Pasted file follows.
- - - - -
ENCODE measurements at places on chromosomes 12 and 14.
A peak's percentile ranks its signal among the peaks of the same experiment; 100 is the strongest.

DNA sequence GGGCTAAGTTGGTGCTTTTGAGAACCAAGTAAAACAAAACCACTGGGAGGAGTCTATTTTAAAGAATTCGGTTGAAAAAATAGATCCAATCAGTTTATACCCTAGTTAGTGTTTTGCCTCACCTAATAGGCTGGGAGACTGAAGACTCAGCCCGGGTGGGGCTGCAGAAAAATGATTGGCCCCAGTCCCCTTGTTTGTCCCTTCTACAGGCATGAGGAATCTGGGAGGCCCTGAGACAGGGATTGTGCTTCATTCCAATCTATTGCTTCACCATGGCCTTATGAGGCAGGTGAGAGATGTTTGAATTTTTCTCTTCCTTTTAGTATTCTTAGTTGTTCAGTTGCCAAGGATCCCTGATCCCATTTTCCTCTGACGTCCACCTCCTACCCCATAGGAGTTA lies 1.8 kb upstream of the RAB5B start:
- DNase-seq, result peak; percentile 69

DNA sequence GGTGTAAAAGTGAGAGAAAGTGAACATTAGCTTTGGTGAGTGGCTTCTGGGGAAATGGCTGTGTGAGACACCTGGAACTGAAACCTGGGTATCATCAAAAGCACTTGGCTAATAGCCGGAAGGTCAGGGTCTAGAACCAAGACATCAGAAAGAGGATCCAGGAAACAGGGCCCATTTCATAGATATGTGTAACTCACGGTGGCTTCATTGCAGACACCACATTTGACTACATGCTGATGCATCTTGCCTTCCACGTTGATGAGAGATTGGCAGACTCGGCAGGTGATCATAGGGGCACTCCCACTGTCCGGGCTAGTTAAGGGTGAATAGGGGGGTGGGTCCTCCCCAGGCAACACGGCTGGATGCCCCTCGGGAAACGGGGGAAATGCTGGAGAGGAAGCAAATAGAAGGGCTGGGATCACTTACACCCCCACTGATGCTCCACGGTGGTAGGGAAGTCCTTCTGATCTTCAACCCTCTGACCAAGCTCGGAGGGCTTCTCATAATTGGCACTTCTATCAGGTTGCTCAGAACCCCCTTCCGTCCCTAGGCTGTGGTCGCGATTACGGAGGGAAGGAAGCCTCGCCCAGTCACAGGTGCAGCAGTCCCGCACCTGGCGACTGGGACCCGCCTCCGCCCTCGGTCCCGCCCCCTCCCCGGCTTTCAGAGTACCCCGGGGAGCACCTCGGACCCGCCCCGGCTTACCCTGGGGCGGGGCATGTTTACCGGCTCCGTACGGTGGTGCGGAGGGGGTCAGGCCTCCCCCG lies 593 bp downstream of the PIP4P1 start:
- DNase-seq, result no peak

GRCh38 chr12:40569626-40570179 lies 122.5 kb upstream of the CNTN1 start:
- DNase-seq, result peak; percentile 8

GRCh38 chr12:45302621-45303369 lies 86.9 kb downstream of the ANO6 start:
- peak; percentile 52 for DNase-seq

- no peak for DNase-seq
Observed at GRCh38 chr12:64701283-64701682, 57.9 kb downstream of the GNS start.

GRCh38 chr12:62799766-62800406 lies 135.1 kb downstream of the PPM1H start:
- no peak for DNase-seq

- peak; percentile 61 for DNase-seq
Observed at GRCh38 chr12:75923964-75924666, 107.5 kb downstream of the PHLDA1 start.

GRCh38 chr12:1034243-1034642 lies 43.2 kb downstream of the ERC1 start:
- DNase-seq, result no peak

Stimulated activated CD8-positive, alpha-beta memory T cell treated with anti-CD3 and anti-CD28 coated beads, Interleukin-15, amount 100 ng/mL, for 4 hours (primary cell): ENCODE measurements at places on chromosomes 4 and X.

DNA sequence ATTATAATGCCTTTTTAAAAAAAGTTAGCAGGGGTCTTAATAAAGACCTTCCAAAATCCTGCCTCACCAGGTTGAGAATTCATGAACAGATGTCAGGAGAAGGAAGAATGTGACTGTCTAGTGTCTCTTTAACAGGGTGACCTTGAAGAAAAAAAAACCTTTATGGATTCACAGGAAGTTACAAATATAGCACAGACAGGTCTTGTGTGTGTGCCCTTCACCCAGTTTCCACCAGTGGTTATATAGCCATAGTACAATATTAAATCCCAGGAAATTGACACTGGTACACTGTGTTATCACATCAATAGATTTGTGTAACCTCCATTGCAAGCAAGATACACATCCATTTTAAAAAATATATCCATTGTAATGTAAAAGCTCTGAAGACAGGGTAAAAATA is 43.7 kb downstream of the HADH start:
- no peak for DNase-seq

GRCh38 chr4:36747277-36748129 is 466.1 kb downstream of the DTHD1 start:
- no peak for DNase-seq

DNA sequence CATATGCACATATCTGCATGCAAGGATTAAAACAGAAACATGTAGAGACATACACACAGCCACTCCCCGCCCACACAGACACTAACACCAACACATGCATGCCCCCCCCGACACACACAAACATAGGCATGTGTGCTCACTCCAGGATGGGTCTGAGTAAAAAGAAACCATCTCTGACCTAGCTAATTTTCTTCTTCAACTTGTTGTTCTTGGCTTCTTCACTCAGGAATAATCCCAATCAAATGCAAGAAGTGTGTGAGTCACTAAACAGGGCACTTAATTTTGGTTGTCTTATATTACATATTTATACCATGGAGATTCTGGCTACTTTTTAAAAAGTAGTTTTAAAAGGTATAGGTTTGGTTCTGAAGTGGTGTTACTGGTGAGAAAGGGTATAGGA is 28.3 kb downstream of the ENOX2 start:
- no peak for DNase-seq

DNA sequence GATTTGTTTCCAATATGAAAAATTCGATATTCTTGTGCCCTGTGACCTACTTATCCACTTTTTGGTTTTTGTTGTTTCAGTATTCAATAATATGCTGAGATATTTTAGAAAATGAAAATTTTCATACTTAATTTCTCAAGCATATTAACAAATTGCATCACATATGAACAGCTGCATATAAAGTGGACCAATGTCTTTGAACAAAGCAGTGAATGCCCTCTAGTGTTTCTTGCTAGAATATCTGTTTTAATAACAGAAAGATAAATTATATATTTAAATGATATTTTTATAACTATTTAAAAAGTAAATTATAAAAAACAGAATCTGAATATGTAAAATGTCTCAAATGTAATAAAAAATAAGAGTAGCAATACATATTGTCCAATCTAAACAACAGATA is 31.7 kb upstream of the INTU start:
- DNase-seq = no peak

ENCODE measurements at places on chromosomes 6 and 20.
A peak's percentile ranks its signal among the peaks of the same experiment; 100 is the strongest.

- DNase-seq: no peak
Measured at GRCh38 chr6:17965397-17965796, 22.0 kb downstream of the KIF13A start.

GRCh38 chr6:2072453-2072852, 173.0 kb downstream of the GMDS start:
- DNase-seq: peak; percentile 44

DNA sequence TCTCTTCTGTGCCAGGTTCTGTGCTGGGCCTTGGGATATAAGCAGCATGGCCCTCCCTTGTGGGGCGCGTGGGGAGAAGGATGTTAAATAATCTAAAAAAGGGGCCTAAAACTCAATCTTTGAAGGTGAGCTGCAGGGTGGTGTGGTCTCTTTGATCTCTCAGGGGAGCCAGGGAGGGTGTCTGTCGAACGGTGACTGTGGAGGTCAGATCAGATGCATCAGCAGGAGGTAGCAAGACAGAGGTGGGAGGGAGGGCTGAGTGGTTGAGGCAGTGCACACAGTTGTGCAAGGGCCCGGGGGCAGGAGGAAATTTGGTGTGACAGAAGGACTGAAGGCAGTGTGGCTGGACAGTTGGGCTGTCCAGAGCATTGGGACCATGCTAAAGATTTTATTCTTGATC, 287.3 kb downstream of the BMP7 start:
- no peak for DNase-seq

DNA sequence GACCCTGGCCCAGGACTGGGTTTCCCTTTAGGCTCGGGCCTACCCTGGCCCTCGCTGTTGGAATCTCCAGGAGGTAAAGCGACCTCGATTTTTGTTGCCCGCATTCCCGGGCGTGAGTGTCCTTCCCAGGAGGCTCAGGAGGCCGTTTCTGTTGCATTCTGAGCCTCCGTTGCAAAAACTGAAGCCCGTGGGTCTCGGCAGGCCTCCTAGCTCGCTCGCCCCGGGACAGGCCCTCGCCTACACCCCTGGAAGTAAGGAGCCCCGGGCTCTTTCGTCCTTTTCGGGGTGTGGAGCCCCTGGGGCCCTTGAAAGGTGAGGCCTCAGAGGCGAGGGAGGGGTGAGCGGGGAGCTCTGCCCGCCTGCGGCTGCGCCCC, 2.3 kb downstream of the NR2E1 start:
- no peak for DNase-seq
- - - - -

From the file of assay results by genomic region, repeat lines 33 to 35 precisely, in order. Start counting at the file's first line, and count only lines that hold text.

- DNase-seq: peak; percentile 44

DNA sequence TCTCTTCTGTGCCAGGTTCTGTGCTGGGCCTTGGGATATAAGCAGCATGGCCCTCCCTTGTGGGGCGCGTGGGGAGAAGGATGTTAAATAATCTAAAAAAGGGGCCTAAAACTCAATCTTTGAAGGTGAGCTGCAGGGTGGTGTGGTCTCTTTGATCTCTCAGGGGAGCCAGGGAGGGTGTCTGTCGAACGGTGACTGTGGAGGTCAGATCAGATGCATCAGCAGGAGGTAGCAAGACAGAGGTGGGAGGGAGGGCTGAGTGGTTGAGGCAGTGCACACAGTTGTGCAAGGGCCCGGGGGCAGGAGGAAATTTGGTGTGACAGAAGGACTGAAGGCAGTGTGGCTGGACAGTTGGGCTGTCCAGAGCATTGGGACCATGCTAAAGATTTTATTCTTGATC, 287.3 kb downstream of the BMP7 start:
- no peak for DNase-seq